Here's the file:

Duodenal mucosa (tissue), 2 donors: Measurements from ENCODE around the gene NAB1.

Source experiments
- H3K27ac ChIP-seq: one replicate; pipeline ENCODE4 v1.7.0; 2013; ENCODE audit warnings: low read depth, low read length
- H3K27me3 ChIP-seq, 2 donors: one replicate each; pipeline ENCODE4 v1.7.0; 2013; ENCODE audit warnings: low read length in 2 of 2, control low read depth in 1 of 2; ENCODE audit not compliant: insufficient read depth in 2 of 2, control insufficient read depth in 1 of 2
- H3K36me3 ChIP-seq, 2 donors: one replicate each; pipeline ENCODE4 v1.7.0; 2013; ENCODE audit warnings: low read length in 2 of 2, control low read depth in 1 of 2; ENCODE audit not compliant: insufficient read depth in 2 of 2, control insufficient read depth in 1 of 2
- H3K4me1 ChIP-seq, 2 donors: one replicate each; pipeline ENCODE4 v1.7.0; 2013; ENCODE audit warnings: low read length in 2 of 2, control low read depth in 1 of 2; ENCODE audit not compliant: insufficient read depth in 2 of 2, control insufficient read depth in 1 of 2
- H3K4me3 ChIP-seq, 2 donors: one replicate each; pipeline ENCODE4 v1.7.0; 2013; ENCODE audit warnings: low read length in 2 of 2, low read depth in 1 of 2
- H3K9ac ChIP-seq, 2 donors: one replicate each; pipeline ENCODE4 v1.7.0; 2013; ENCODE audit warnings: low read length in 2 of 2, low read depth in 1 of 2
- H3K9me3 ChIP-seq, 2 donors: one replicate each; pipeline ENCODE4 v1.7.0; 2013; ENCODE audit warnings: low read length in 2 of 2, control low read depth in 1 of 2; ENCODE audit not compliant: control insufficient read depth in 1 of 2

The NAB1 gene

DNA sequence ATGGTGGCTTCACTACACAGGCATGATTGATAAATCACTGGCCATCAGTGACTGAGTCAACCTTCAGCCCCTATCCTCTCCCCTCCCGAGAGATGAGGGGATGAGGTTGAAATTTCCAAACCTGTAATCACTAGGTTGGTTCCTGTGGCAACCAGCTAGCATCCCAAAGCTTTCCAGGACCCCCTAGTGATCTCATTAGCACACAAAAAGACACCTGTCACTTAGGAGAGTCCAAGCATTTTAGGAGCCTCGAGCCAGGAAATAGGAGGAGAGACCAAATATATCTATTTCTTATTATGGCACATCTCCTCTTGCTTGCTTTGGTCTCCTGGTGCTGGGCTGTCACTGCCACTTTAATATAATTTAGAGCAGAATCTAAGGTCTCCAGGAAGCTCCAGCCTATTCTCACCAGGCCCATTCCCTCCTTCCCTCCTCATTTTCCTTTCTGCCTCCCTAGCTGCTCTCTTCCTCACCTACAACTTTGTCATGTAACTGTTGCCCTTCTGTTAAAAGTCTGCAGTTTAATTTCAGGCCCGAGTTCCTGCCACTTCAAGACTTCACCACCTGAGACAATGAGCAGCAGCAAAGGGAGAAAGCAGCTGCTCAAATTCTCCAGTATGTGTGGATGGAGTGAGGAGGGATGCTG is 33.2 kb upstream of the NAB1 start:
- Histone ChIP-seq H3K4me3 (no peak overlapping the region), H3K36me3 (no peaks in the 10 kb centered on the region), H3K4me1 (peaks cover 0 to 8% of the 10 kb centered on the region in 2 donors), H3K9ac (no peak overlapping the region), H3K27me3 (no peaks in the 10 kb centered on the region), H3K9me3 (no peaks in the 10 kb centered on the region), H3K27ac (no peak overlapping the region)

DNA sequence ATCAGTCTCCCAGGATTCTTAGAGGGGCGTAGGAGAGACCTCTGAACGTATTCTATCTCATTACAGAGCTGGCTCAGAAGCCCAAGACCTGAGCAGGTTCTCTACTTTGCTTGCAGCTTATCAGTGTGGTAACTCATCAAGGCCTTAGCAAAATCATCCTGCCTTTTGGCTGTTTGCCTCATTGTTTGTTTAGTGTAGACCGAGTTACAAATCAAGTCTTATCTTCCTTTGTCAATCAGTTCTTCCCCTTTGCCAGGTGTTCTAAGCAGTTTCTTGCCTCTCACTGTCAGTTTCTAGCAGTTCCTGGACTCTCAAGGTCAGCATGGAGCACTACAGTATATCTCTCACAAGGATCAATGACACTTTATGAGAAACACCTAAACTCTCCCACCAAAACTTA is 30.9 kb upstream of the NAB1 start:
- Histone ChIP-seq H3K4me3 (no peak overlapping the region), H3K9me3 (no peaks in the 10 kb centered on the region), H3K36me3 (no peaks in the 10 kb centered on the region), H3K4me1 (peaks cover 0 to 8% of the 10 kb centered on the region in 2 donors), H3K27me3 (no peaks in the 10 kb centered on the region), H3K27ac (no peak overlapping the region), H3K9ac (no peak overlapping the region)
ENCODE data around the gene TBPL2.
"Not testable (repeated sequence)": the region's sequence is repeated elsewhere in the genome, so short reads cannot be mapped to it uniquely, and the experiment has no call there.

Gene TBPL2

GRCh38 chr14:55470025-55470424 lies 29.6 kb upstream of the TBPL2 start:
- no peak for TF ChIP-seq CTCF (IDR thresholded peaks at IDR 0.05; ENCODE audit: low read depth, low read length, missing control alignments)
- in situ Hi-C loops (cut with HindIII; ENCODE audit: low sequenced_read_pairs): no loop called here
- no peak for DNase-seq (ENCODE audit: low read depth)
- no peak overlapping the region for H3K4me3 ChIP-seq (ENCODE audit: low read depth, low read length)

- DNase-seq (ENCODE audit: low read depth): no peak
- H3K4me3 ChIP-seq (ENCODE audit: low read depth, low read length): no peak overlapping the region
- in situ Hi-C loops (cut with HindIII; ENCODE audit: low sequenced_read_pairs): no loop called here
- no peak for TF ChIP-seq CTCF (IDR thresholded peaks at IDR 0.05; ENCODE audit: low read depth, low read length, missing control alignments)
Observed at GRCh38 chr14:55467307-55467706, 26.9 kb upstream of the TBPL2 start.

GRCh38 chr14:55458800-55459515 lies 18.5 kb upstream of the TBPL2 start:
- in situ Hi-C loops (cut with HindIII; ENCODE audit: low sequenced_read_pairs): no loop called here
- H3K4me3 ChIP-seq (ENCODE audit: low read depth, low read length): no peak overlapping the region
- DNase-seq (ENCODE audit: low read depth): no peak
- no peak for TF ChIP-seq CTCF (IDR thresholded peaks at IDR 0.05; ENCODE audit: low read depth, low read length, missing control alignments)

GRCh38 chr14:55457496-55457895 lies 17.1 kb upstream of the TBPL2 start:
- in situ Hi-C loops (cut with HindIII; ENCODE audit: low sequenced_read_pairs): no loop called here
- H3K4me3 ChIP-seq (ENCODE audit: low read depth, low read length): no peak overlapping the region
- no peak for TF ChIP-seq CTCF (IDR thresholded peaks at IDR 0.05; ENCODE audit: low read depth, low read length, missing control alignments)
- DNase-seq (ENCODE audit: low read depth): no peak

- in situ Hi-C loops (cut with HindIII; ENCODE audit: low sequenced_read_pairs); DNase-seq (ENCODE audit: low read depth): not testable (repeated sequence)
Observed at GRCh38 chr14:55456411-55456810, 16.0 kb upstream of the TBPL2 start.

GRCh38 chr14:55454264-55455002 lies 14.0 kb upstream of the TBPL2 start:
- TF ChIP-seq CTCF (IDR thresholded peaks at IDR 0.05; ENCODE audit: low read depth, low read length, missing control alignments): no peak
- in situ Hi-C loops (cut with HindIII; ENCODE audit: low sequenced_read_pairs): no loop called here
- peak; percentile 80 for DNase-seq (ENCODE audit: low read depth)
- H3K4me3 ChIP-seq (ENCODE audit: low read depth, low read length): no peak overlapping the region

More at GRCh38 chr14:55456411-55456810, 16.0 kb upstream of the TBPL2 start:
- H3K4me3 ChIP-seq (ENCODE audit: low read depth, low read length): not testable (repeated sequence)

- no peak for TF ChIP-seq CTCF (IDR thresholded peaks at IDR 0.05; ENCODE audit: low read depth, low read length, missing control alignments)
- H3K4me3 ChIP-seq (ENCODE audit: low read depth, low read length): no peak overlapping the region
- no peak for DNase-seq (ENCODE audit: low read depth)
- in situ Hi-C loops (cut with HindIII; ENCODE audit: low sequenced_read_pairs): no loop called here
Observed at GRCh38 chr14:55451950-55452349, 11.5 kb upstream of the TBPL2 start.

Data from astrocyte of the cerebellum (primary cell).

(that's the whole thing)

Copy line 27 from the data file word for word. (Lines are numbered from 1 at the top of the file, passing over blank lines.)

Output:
Observed at GRCh38 chr14:55467307-55467706, 26.9 kb upstream of the TBPL2 start.